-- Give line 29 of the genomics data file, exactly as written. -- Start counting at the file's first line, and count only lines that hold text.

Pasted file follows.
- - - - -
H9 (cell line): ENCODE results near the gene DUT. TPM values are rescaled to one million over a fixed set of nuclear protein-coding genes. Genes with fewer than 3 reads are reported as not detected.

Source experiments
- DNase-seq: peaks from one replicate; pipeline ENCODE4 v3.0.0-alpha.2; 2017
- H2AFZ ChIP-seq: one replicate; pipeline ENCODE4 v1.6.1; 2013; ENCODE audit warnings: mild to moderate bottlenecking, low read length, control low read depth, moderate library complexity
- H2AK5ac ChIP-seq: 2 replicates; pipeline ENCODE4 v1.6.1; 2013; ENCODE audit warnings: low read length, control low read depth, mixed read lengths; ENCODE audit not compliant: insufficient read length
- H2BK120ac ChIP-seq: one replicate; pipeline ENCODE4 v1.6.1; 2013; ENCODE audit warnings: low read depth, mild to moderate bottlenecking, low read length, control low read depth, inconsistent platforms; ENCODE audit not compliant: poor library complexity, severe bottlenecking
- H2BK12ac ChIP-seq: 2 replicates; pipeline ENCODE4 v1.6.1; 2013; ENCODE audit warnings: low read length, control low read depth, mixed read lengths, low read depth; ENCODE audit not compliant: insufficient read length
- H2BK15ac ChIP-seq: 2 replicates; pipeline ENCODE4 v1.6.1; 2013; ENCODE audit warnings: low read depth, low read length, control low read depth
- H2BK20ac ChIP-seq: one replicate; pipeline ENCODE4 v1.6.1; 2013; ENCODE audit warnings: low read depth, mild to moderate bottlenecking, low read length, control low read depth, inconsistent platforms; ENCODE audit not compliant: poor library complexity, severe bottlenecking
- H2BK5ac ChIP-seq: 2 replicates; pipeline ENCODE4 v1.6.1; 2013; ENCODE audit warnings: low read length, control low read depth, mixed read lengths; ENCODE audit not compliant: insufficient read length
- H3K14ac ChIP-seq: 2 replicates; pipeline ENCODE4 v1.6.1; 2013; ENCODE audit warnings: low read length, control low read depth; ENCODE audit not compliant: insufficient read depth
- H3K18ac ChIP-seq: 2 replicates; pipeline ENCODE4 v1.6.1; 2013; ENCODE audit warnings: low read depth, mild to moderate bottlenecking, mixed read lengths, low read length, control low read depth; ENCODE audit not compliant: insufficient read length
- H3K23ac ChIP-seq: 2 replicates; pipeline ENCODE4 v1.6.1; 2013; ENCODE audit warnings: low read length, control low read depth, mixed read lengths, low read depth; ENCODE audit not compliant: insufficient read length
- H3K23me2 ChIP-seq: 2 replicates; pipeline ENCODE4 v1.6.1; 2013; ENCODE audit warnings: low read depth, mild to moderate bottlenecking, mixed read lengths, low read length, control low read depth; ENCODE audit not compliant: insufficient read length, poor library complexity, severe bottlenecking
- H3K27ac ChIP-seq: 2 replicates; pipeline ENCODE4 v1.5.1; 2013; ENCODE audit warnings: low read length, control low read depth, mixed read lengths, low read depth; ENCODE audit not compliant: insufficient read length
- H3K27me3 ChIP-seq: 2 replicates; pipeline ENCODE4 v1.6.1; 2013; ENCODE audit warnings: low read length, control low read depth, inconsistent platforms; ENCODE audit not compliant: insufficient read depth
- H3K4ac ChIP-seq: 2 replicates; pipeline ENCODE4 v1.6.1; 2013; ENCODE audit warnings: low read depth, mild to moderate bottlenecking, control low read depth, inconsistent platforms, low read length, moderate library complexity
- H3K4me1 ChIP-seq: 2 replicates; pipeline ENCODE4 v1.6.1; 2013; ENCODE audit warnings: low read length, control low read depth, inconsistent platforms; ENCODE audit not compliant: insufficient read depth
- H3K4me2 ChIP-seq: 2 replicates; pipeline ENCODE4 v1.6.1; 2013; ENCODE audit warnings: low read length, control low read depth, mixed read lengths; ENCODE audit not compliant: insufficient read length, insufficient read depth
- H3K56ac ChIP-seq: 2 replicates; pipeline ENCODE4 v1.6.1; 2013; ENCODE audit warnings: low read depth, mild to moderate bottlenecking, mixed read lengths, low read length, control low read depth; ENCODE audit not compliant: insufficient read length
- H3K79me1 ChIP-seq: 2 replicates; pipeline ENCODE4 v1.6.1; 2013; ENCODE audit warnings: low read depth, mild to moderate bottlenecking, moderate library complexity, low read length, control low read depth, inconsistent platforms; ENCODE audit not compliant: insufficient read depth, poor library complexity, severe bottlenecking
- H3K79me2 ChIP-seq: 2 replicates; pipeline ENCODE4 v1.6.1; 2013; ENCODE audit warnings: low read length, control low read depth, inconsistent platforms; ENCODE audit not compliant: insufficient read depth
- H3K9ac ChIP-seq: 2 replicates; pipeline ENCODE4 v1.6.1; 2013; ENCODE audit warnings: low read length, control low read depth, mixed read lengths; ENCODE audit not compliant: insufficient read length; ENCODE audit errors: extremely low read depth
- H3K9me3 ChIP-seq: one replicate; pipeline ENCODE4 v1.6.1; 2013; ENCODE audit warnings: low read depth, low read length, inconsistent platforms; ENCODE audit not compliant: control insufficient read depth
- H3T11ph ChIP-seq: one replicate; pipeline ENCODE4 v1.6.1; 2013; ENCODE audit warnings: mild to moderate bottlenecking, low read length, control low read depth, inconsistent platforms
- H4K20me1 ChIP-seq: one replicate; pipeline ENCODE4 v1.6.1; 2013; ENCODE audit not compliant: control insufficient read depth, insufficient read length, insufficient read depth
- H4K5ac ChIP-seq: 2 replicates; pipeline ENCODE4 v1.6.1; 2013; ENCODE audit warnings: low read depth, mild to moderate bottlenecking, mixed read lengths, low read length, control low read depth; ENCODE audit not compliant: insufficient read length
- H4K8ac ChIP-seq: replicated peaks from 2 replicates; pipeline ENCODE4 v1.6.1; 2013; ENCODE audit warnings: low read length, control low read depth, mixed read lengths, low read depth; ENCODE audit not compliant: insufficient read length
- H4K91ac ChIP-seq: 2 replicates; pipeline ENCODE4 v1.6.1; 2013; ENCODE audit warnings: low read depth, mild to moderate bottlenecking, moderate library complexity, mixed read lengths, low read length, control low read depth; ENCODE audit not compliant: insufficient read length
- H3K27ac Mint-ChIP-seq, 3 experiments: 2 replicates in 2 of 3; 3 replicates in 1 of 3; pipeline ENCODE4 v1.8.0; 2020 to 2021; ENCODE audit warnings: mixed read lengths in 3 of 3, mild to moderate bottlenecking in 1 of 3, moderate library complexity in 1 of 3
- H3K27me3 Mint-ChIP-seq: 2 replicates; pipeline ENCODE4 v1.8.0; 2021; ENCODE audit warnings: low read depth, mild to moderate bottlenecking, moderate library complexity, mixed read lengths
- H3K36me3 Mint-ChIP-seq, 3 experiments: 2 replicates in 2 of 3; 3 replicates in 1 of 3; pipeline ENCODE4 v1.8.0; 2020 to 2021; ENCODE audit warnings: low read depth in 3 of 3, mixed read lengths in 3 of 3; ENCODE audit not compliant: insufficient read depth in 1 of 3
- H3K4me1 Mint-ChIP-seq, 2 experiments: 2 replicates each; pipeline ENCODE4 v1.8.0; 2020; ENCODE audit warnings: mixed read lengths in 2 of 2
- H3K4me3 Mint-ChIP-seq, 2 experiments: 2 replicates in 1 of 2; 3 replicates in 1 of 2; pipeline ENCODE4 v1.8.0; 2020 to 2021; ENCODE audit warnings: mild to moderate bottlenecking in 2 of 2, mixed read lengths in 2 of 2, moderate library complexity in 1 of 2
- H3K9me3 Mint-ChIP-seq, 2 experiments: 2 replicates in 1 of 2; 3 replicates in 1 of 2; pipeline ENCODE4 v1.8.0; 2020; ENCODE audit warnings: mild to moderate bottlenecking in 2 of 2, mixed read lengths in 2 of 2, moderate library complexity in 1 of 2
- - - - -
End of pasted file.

- H4K91ac ChIP-seq: 2 replicates; pipeline ENCODE4 v1.6.1; 2013; ENCODE audit warnings: low read depth, mild to moderate bottlenecking, moderate library complexity, mixed read lengths, low read length, control low read depth; ENCODE audit not compliant: insufficient read length